Alert - The Securities and Exchange Commission ("SEC") Rules that Confidentiality Provisions Cannot Impede Whistleblower Reporting

November 7, 2016

The Dodd-Frank Wall Street Reform and Consumer Protection Act, enacted on July 21, 2010, amended the Exchange Act by adding Section 21F, “Whistleblower Incentives and Protection” in order to encourage whistleblowers to report possible violations of the securities laws by providing financial incentives, prohibiting employment-related retaliation, and providing various confidentiality guarantees.

Rule 21F-17(a) provides that “[n]o person may take any action to impede an individual from communicating directly with the Commission staff about a possible securities law violation, including enforcing or threatening to enforce, a confidentiality agreement…with respect to such communications.” The SEC Office of the Whistleblower’s (“OWB”) prior 2014 report to Congress warned that it was investigating practices in the use of confidentiality and other types of agreements that it believed violated Rule 21F-17(a).

In the recent BlueLinx Holdings Inc. decision[1], the SEC issued an order for sanctions and a cease and desist order (the “Order”) pursuant to an Offer of Settlement[2] proposed by BlueLinx. The Order sets forth the key areas where the SEC has been focusing; i.e., confidentiality provisions in employment separation agreements as violating Rule 21F-17(a). The SEC is not just asserting that provisions in such agreements may not prohibit whistleblower complaints, but it is taking the position that the agreements need to reaffirm the employees’ rights to bring these complaints by expressly advising employees that such confidentiality agreement does not bar them from filing claims against their employer with enforcement agencies.

BlueLinx entered into agreements with certain employees who were leaving the company and who were receiving severance or other post-employment consideration from BlueLinx. The agreements contained provisions that prohibited the employee from sharing with anyone confidential information concerning BlueLinx that the employee had learned while employed by BlueLinx, unless compelled to do so by law or legal process. The confidentiality provisions also required employees either to provide written notice to BlueLinx or to obtain written consent from the BlueLinx legal department prior to providing confidential information pursuant to such legal process. Bluelinx’s most recent agreements contained provisions acknowledging the right of the employee to make complaints to the SEC and other agencies, however, it included a provision that read, “Employee understands and agrees that Employee is waiving the right to any monetary recovery in connection with any such complaint or charge that Employee may file with an administrative agency.” The SEC took the position that such notice and waiver provisions violated Rule 21F-17(a):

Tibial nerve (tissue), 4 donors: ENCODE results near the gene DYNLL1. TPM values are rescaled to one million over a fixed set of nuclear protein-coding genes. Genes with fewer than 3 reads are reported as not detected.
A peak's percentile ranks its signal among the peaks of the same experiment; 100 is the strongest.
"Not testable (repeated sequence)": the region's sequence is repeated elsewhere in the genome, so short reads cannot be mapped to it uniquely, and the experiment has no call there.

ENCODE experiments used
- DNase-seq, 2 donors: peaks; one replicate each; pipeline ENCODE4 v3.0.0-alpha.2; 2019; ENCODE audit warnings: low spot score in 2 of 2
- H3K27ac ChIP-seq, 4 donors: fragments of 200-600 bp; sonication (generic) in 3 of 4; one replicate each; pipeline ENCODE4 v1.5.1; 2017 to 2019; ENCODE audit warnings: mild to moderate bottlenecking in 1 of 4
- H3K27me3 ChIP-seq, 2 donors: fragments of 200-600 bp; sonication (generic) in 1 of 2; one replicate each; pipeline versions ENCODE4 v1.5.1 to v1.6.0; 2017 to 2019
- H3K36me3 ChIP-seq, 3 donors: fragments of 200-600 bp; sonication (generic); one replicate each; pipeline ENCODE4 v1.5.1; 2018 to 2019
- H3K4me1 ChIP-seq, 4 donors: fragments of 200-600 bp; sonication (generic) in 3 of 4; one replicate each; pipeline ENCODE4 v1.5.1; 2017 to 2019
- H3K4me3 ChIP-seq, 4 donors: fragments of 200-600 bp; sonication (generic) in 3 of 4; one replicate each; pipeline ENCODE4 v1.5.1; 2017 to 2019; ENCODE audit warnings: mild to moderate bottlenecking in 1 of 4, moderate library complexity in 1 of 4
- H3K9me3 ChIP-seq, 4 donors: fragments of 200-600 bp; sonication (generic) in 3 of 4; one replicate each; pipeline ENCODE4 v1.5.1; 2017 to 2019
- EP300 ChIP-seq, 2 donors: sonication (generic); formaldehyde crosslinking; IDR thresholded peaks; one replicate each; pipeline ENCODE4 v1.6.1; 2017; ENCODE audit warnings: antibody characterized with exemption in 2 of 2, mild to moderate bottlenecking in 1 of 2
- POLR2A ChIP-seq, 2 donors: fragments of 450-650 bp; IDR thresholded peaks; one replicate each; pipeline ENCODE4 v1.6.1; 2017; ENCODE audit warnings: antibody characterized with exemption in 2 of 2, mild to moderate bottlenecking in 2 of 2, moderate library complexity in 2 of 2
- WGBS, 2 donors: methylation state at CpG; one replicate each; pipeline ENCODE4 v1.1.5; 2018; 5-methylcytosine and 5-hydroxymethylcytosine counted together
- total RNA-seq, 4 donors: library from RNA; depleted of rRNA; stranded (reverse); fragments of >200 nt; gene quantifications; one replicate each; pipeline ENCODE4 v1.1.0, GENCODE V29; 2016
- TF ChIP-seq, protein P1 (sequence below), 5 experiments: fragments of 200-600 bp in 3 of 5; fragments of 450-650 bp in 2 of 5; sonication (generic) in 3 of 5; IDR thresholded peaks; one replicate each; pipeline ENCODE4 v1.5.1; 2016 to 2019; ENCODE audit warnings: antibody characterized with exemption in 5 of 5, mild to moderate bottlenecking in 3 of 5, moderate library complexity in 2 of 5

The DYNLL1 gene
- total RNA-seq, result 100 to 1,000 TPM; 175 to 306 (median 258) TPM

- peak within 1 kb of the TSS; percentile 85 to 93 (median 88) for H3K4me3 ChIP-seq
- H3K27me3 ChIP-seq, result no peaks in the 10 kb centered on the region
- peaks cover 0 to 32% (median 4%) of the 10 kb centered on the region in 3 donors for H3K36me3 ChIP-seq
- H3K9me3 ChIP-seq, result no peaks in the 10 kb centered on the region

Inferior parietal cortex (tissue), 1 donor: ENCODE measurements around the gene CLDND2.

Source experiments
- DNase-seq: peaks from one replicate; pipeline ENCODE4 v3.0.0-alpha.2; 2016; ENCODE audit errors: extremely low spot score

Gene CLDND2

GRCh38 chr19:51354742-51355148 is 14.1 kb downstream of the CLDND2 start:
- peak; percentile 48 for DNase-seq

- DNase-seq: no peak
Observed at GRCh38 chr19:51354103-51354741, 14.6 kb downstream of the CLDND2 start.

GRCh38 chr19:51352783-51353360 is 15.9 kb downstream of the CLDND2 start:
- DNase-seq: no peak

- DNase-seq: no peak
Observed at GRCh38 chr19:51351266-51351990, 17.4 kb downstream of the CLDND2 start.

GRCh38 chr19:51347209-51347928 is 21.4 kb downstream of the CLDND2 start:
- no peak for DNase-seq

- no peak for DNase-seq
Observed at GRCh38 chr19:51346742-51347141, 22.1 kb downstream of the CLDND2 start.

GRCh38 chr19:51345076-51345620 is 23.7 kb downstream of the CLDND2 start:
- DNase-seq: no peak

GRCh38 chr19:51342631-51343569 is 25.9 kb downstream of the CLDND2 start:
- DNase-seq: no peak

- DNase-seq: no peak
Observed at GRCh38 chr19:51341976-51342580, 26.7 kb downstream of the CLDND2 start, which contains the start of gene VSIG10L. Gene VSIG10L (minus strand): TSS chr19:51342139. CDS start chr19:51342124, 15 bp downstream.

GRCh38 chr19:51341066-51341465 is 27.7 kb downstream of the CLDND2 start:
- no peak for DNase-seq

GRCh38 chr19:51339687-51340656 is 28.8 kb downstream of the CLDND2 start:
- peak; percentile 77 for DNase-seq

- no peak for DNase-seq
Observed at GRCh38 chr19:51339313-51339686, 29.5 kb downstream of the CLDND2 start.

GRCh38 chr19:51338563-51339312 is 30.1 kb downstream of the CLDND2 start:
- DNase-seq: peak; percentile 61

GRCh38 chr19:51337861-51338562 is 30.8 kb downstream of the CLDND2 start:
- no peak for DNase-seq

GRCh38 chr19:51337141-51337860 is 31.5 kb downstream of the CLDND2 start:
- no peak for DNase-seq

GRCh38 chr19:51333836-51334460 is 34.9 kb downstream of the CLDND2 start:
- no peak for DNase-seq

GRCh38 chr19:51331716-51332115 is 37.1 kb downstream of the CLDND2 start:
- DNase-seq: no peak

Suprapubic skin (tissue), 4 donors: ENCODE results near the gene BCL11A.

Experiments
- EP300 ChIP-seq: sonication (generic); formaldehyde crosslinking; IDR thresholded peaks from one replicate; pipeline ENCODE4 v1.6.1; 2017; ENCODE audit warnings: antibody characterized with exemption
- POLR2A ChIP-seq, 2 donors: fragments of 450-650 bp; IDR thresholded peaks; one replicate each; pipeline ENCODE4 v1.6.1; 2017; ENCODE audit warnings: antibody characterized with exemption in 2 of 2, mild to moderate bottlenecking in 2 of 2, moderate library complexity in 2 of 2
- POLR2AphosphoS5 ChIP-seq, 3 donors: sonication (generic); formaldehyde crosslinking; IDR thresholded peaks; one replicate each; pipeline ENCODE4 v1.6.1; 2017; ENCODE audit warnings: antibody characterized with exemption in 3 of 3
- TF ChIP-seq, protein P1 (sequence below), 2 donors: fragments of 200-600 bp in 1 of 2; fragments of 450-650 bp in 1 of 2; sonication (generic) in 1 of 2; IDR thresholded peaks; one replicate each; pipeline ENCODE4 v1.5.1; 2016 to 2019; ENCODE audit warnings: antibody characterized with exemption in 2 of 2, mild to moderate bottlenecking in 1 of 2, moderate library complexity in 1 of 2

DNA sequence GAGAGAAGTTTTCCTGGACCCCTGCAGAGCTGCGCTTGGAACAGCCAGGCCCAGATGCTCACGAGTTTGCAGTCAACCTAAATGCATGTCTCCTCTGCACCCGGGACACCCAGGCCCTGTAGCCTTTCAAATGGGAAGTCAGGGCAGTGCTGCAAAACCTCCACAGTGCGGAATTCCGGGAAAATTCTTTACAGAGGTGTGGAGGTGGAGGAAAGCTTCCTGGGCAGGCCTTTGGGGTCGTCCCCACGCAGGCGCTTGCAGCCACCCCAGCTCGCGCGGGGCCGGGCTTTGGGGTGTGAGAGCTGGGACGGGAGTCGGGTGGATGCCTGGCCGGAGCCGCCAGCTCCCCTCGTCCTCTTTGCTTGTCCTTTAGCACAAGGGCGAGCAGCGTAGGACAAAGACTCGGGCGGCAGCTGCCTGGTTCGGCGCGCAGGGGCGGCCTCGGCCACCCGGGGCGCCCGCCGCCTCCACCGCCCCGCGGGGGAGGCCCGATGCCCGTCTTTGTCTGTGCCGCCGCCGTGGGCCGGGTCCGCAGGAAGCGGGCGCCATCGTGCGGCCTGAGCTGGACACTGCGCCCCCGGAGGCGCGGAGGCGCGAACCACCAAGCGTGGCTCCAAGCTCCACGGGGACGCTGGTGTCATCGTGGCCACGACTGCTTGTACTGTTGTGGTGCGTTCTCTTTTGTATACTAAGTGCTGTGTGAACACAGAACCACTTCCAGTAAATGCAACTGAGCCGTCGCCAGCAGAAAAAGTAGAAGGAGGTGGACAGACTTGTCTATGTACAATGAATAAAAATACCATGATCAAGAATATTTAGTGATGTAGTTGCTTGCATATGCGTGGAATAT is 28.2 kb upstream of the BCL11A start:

By including those clauses in its Severance Agreements, BlueLinx raised impediments to participation by its employees in the SEC’s whistleblower program. By requiring departing employees to notify the company’s Legal Department prior to disclosing any financial or business information to any third parties without expressly exempting the commission from the scope of this restriction, BlueLinx forced those employees to choose between identifying themselves to the company as whistleblowers or potentially losing their severance pay and benefits.

As part of the Order, BlueLinx was required to include the following paragraph in its severance agreements,

Protected Rights. Employee understands that nothing contained in this Agreement limits Employee’s ability to file a charge or complaint with the Equal Employment Opportunity Commission, the National Labor Relations Board, the Occupational Safety and Health Administration, the Securities and Exchange Commission or any other federal, state or local governmental agency or commission (“Government Agencies”). Employee further understands that this Agreement does not limit Employee’s ability to communicate with any Government Agencies or otherwise participate in any investigation or proceeding that may be conducted by any Government Agency, including providing documents or other information, without notice to the Company. This Agreement does not limit Employee’s right to receive an award for information provided to any Government Agencies.” [Emphasis Added]

The Equal Employment Opportunity Commission has also been challenging similar provisions, although it was unsuccessful in EEOC v. CVS Pharmacy[3], in pursuing the challenge on the basis that the provisions constituted a “pattern and practice”, as opposed to a violation of a whistleblower protection statute or rule.  Nonetheless, employers should review separation agreements and any employment agreement that contains confidentiality provisions with an eye toward strengthening provisions preserving the employee’s right to file administrative charges or lawsuits.

In addition, since Rule 21F-17(a) does not require a whistleblower to be an employee of the company on which it is reporting, companies should consider including provisions protecting the right of an individual to report violations in all of their confidentiality provisions contained in any other agreements with individuals.


[2] BlueLinx consented to the SEC’s cease-and-desist order without admitting or denying the findings. 


Authored by:
Armand M. Estrada, Esq.
T: (925) 944-9700
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